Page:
When creating a personal protective equipment (PPE) program to account for short-term thermal hazards, the subject of cost inevitably comes up. Safety managers, of course, have to balance the risks associated with their job sites and the resources of the company—or else the PPE plan cannot be effectively implemented.
Amid today’s workplace safety landscape, combustible dust is a conundrum.
Dust in the workplace is unavoidable; yet, managing dust is much more than a routine housekeeping consideration. Anything from sugar to metal to rubber can produce dust, and in manufacturing settings, these dust particles can pose serious hazard risks. These risks span not only fire and flash fire but also blast and explosion scenarios. The combustible dust hazard is a multi-faceted situation with many variables and outcomes.
If your workplace contends with dust particles, ask yourself these three questions to better understand the hazards surrounding combustible dust incidents.
Safety managers are constantly analyzing their site risks to create the safest possible environment for their workers. Especially when considering short-term thermal events, like arc flashes or flash fires, stacking the deck with proactive and reactive measures are critical in mitigating injuries.
This fall, the Westex: A Milliken Brand team is excited to return to the annual NSC Safety Congress and Expo, hosted this year in Orlando, FL, October 11-13. The event — a key safety industry convening for more than 100 years — brings together professionals to focus on industry-leading safety technology, education and networking opportunities.
NFPA® 70E provides a system of checks and balances to account for electrical hazard safety on your job site. The hierarchy of risk controls provides safety managers and employers a host of administrative and engineering tools to help prevent arc flash incidents and mitigate injuries should an incident occur. Because the onus falls to employers, using the full range of mitigative controls available to you makes both fiscal and business sense—and one of the most effective tools available is the use of personal protective equipment (PPE).
If you’ve been involved in the oil & gas, electrical, or industrial manufacturing industries, chances are you’re familiar with personal protective equipment—PPE for short. PPE plays a critical role in protecting workers who face any number of job site hazards, from combustible dust, flash fire and arc flash incidents to electrical shock and fall hazards and everything in between. PPE is relevant beyond these industries, too, as a key protective asset of the medical and healthcare fields down to general housekeeping.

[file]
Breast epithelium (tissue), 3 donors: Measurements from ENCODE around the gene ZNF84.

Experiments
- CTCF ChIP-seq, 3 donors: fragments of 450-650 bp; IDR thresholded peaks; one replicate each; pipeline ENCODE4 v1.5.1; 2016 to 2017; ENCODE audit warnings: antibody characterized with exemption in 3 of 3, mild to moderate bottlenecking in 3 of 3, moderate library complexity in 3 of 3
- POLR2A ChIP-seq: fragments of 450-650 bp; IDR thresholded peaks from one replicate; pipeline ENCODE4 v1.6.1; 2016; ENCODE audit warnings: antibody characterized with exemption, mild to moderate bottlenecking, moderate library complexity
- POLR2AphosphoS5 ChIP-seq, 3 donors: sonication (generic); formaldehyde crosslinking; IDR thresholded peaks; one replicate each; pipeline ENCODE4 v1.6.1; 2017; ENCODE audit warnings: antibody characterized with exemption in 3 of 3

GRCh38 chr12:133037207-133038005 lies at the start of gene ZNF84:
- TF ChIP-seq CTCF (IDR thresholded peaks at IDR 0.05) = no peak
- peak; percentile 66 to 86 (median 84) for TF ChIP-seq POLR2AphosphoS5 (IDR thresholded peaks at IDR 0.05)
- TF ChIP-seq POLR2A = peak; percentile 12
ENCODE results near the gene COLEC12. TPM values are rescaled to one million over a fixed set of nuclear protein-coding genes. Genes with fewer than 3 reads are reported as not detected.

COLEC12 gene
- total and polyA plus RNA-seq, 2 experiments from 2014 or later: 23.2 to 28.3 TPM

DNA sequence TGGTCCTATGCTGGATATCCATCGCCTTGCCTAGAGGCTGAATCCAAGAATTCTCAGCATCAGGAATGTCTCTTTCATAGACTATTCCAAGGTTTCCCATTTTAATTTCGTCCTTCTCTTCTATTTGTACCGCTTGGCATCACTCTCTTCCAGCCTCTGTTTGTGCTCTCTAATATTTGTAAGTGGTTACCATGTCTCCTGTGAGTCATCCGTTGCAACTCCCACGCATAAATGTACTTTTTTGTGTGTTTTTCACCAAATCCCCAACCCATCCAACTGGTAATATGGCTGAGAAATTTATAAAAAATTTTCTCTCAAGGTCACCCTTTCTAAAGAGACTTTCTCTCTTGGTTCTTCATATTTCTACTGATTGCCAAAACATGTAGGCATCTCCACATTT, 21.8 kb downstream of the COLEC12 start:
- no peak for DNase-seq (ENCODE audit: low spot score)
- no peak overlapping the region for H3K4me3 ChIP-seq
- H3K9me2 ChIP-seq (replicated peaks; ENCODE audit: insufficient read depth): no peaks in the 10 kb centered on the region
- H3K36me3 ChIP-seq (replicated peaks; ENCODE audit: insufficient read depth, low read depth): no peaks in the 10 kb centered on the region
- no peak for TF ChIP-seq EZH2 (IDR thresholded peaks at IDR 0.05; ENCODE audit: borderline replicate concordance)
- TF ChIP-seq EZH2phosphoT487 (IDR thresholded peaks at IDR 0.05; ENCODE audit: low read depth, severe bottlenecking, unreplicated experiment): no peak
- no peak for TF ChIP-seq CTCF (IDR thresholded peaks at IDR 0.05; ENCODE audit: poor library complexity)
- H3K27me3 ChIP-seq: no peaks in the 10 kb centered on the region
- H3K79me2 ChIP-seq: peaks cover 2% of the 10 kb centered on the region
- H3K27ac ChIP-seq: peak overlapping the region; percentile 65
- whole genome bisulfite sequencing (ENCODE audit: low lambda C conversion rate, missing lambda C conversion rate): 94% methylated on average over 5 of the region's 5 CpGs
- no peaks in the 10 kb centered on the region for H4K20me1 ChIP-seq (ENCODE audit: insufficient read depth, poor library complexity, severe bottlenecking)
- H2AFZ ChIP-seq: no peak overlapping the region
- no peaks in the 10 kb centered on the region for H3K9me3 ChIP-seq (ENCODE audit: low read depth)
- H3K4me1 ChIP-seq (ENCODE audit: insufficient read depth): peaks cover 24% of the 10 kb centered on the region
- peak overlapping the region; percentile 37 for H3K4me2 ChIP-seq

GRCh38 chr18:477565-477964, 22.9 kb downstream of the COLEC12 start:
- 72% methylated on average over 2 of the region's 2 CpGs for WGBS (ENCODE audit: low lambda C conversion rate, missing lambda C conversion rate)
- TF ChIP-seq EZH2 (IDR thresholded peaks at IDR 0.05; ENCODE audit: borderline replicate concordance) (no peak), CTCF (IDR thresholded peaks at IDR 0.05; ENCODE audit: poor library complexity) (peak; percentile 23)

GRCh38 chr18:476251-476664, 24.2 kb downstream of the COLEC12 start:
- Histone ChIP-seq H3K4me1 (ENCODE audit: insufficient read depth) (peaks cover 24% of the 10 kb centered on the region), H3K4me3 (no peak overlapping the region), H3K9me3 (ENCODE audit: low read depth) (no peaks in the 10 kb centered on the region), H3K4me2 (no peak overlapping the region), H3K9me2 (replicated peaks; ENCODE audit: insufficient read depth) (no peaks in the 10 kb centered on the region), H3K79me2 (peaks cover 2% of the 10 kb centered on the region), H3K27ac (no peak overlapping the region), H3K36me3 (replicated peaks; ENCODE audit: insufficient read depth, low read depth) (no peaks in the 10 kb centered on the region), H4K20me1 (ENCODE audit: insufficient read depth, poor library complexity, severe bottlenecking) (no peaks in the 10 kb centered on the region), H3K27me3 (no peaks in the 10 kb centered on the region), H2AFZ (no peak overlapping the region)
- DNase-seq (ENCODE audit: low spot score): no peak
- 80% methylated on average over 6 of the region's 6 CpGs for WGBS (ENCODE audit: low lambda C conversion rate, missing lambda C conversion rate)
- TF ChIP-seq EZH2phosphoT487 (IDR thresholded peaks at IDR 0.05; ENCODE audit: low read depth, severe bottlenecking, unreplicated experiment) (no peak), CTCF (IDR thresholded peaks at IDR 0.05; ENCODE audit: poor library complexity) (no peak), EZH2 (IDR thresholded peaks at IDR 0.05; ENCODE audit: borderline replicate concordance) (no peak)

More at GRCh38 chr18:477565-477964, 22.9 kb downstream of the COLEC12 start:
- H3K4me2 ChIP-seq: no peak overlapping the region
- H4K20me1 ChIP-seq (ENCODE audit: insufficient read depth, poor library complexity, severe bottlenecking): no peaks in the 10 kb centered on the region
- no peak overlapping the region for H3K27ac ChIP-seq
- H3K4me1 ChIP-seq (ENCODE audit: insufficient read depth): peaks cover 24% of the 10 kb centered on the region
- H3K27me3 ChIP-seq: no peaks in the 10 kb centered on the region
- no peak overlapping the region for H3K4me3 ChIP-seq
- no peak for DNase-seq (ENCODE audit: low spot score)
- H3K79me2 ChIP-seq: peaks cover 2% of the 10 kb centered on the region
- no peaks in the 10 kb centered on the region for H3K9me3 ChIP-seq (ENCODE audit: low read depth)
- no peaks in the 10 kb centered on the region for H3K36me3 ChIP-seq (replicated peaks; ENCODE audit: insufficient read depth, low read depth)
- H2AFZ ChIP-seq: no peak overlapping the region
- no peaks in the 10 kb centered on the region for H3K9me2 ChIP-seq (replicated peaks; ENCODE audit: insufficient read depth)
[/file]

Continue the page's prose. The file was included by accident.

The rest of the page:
Setting the tone for the latest edition, the 2021 NFPA® 70E® Standard cover prominently features the hierarchy of risk controls, first introduced in the 2018 edition. Recommitting and reemphasizing the importance of the hierarchy of risk controls, the cover—and the standard as a whole—draws attention to this tool, which helps the electrical industry identify risk prevention and mitigation controls for those working on energized systems. Many of the updates and changes found in the 2021 edition bring the hierarchy of risk controls into sharper focus.
Back when the National Fire Protection Association (NFPA®) first introduced the term arc-rated (AR) in its 2012 edition of NFPA 70E®, there was confusion about how exactly it applied in the world of protective garments. Even today, questions still linger about the term and how it relates to its counterpart, flame-resistant (FR)—what is the difference between them, exactly?
For more than 70 years, we have made leading innovative flame-resistant (FR), arc-rated (AR) fabrics that serve a variety of industrial and technical industries. We engineer our fabrics from the inside out to guarantee their flame-resistant properties for the life of the garment—where many competing fabrics cannot make the same claim.
By now, you know how much we stress sourcing the FR/AR fabric used in your daily wear or PPE garments. It’s important to know who makes the fabric, how the fabric performs in a battery of industry tests and, most importantly, how it performs on the job. It’s not enough to simply know it’s NFPA® 2112-certified or if it provides Category 2 protection according to NFPA® 70E, for example; you need to know and trust in the fabric brand itself.
We are firm believers in this approach for one simple reason—it’s what’s right for our customers and end users.